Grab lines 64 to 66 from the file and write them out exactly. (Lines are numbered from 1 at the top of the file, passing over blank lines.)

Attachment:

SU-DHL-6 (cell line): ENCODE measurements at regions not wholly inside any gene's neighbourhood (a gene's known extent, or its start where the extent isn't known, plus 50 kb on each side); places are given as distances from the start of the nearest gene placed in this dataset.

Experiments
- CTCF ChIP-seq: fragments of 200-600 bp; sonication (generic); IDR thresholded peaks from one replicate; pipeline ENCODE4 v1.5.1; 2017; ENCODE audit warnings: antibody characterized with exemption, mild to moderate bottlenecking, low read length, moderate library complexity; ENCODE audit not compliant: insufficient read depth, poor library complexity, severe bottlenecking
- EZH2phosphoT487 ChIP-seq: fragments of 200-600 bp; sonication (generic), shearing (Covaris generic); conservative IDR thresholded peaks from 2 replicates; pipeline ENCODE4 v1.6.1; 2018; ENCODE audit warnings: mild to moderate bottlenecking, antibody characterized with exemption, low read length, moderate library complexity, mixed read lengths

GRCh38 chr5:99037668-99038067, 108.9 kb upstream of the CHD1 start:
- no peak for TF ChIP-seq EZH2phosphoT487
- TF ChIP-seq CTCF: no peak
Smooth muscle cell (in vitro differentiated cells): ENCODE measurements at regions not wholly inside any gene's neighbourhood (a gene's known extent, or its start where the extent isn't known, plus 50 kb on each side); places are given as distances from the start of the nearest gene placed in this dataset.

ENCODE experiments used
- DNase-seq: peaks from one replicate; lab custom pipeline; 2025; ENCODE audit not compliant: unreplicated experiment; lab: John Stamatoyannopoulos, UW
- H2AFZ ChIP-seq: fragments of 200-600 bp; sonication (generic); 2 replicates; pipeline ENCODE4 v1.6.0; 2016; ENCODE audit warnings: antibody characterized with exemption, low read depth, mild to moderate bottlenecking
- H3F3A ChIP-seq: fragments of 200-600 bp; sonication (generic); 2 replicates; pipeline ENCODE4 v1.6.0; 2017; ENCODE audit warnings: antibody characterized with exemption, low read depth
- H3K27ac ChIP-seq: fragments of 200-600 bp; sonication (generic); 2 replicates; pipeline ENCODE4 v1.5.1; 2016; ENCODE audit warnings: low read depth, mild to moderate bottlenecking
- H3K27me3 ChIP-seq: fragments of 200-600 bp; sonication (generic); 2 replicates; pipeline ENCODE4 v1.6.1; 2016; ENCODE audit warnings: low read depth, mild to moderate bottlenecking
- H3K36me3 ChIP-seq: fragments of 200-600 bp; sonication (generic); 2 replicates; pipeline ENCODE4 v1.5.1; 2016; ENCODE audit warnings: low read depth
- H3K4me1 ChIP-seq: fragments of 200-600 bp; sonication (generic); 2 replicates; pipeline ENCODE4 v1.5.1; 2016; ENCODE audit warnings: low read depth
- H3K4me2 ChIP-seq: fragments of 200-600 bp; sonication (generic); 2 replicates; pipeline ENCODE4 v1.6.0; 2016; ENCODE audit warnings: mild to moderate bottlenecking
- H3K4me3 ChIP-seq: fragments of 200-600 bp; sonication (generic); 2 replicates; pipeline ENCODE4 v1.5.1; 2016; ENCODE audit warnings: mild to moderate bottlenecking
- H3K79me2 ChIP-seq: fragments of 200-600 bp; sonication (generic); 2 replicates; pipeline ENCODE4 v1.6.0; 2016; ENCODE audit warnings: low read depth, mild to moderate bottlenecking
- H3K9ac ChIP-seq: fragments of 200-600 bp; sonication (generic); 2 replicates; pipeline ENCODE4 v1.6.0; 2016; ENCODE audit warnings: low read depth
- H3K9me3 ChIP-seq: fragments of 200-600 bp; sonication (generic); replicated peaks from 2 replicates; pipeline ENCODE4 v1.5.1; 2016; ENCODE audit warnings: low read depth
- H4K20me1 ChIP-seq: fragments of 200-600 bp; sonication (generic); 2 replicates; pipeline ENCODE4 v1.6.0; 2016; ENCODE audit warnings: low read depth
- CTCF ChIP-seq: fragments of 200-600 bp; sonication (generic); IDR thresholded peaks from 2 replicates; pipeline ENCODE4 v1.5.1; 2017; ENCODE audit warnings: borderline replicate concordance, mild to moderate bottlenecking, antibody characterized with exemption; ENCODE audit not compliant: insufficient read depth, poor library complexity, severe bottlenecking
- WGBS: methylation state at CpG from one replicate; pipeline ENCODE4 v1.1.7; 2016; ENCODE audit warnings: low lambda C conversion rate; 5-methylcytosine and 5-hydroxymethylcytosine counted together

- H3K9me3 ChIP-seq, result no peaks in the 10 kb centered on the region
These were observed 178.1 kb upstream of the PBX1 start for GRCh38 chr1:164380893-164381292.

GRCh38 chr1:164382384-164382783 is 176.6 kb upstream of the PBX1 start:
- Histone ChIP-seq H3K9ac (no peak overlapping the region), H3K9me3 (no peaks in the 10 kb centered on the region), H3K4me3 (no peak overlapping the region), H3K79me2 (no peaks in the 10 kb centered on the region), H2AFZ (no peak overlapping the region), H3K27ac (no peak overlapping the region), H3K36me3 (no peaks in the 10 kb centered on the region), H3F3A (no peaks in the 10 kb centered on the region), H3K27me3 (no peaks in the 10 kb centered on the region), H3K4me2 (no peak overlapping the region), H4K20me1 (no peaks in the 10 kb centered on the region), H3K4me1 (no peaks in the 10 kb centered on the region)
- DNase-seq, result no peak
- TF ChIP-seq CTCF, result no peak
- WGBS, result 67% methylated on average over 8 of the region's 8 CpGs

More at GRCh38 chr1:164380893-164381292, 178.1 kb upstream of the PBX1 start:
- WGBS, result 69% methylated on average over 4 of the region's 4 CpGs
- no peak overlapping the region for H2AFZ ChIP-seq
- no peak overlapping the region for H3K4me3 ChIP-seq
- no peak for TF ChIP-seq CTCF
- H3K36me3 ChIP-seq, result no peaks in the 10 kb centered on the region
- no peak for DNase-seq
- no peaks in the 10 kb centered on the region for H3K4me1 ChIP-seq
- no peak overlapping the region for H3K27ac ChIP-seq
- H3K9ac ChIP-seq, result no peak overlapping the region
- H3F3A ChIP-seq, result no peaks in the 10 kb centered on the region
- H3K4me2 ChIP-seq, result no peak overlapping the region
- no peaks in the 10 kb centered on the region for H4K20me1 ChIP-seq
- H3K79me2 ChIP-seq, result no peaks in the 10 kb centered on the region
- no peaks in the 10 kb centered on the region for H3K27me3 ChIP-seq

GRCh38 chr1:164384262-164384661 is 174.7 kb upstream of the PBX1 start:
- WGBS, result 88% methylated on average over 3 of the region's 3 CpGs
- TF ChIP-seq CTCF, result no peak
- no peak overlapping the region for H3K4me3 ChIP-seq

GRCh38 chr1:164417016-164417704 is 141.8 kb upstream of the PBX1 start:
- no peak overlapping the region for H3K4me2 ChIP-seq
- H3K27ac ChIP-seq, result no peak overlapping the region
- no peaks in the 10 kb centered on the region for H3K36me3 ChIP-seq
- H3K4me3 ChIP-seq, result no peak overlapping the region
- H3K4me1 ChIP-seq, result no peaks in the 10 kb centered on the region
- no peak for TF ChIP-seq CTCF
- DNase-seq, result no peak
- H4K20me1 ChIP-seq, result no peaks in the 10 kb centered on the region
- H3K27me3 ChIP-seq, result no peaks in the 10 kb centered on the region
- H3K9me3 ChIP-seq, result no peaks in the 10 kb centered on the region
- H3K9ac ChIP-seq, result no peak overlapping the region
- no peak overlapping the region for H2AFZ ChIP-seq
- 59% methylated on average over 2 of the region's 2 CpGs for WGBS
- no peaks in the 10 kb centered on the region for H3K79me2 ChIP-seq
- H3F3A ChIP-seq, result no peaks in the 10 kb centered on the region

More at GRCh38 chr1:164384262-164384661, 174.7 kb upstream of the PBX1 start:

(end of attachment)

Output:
- 59% methylated on average over 2 of the region's 2 CpGs for WGBS
- no peaks in the 10 kb centered on the region for H3K79me2 ChIP-seq
- H3F3A ChIP-seq, result no peaks in the 10 kb centered on the region